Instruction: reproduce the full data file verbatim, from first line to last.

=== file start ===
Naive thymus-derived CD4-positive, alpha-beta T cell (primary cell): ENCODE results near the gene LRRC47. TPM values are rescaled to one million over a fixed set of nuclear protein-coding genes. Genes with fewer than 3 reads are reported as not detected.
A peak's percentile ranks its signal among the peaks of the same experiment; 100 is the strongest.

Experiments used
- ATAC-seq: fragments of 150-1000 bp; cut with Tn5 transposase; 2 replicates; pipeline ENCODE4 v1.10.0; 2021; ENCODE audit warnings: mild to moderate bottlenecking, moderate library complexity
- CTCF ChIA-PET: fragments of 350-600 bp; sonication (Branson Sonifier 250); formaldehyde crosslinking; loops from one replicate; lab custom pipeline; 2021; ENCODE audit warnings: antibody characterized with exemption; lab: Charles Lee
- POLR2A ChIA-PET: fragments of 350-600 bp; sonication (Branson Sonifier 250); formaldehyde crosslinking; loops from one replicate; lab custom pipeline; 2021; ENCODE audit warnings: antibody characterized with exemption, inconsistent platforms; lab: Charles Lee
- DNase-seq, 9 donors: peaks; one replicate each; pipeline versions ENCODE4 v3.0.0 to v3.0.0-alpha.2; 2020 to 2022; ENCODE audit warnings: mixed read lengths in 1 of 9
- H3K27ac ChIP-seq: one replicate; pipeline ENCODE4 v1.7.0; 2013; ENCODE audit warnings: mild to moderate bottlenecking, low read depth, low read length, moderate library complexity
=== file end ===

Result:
Naive thymus-derived CD4-positive, alpha-beta T cell (primary cell): ENCODE results near the gene LRRC47. TPM values are rescaled to one million over a fixed set of nuclear protein-coding genes. Genes with fewer than 3 reads are reported as not detected.
A peak's percentile ranks its signal among the peaks of the same experiment; 100 is the strongest.

Experiments used
- ATAC-seq: fragments of 150-1000 bp; cut with Tn5 transposase; 2 replicates; pipeline ENCODE4 v1.10.0; 2021; ENCODE audit warnings: mild to moderate bottlenecking, moderate library complexity
- CTCF ChIA-PET: fragments of 350-600 bp; sonication (Branson Sonifier 250); formaldehyde crosslinking; loops from one replicate; lab custom pipeline; 2021; ENCODE audit warnings: antibody characterized with exemption; lab: Charles Lee
- POLR2A ChIA-PET: fragments of 350-600 bp; sonication (Branson Sonifier 250); formaldehyde crosslinking; loops from one replicate; lab custom pipeline; 2021; ENCODE audit warnings: antibody characterized with exemption, inconsistent platforms; lab: Charles Lee
- DNase-seq, 9 donors: peaks; one replicate each; pipeline versions ENCODE4 v3.0.0 to v3.0.0-alpha.2; 2020 to 2022; ENCODE audit warnings: mixed read lengths in 1 of 9
- H3K27ac ChIP-seq: one replicate; pipeline ENCODE4 v1.7.0; 2013; ENCODE audit warnings: mild to moderate bottlenecking, low read depth, low read length, moderate library complexity